Last modified: 2002-06-21 by rob raeside
Keywords: engineers | royal engineers | lightning |
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by David Prothero
I am looking for information on a flag that is rectangular, dark blue with a Union Jack in the canton. There is a hand and forearm coming vertically out of a crown-shaped castle battlement. The hand is holding, at a 45 degree angle, what appears to be a tube (cannon?) with flames coming out of both ends. The tube seems to have a pair of wings (bird, angel) attached at the midpoint, where the hand is holding it. There are six lightning-shaped arrows pointing out from around the centre of the drawing.
Bobbi Rosen, 27 February 2002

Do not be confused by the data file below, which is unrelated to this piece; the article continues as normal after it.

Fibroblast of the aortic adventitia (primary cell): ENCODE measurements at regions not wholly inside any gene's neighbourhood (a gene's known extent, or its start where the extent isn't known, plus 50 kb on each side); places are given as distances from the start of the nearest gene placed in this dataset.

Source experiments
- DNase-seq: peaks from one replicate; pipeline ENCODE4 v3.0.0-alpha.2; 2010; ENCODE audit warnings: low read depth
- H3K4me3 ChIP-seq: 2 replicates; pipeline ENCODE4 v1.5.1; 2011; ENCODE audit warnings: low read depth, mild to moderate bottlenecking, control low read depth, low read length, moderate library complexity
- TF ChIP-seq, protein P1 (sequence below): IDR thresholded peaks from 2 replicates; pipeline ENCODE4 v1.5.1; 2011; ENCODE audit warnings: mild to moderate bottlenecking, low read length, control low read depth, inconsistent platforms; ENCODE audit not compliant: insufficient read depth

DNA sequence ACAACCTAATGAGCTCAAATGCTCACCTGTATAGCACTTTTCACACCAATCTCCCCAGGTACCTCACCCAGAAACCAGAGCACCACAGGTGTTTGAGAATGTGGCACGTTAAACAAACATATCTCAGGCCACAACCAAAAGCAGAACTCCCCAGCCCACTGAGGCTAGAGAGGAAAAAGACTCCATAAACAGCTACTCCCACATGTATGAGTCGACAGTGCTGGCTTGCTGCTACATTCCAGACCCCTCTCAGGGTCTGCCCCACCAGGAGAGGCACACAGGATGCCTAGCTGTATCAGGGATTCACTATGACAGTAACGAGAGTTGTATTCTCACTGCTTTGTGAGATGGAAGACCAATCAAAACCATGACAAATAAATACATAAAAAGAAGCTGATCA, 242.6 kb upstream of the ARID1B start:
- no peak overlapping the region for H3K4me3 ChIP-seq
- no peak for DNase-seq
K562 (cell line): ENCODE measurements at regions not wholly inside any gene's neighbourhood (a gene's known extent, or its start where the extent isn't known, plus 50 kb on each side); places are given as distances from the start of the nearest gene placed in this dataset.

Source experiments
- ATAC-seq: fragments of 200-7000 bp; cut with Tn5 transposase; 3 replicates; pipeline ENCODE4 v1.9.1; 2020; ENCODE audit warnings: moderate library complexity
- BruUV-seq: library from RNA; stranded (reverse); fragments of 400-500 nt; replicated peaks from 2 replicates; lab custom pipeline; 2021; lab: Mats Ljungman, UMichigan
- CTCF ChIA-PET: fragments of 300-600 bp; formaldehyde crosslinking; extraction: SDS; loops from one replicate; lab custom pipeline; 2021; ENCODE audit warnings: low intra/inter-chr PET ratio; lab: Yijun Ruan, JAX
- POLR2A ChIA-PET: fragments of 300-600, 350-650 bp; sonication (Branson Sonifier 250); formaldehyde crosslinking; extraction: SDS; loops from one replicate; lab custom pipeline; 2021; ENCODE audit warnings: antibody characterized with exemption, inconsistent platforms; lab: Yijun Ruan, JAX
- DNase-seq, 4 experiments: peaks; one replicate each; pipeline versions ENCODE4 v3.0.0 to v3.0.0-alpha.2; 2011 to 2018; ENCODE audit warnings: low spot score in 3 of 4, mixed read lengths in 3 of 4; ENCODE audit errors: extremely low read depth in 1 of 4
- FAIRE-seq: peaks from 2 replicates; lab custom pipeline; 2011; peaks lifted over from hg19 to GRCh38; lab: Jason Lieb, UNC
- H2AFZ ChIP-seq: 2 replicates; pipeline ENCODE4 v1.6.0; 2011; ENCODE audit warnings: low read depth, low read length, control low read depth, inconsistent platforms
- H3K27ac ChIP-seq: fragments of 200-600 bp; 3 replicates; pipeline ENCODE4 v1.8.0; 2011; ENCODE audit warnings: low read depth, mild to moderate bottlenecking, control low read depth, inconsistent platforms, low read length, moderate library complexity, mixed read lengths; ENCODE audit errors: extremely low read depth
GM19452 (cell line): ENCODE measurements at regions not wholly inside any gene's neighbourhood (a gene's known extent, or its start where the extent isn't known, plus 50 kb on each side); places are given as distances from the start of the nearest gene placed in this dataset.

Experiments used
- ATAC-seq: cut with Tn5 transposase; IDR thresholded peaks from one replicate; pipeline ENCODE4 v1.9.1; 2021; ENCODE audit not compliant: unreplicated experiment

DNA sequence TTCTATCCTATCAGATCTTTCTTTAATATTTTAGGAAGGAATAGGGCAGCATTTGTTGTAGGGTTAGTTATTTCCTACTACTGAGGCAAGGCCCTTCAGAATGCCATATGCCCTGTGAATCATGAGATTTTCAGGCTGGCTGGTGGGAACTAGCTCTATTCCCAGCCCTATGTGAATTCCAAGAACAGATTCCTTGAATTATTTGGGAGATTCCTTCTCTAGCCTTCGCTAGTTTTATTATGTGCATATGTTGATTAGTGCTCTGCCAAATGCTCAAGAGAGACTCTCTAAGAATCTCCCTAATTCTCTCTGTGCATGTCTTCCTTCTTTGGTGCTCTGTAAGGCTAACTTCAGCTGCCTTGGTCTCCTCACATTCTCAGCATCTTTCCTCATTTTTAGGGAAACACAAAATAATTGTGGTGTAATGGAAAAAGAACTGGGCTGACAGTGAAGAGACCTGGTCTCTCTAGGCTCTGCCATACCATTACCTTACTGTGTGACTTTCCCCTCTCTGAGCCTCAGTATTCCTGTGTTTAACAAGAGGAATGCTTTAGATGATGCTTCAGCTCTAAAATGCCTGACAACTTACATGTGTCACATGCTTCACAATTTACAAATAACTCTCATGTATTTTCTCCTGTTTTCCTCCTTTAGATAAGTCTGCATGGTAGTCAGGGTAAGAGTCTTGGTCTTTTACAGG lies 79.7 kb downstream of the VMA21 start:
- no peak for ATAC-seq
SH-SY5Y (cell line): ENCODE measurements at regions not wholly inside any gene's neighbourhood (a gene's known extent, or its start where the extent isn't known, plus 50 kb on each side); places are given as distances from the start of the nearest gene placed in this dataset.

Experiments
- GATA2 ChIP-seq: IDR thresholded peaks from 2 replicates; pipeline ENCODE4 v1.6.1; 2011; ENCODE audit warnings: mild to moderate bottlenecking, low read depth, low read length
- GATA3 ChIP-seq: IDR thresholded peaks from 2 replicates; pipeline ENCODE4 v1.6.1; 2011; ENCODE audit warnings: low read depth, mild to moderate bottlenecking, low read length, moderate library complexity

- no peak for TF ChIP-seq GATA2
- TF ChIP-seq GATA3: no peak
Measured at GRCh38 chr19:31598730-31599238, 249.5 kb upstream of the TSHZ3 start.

The tube with flames coming out of both ends is unusual, but in other respects
the flag corresponds to the Blue Ensign of the Royal Engineers. It was introduced in 1871 when the Royal Engineers' Submarine Mining Service was
formed at Chatham. They installed, maintained and operated underwater defences in the approaches to dockyard ports.
The ensign of the the 48th Submarine Mining Company of the Royal Canadian Engineers, who were responsible for the Seaward Defence of Victoria and
Esquimalt Harbour, is preserved in Esquimalt.
Submarine Mining was taken over by the Admiralty in 1904, but the War Office retained the ensign and it continued to be used by the Royal Engineers' Inland Water Transport Organisation. I think it was still used in 1945 by those army vessels not operated by the Royal Army Service Corps. Until 1996 it was flown at the Royal Engineers Diving Training Wing at Portsmouth.
The badge is supposed to be derived from the crest of the arms of the Board of Ordnance, but the wings may be an addition to the original crest.
David Prothero, 3 March 2002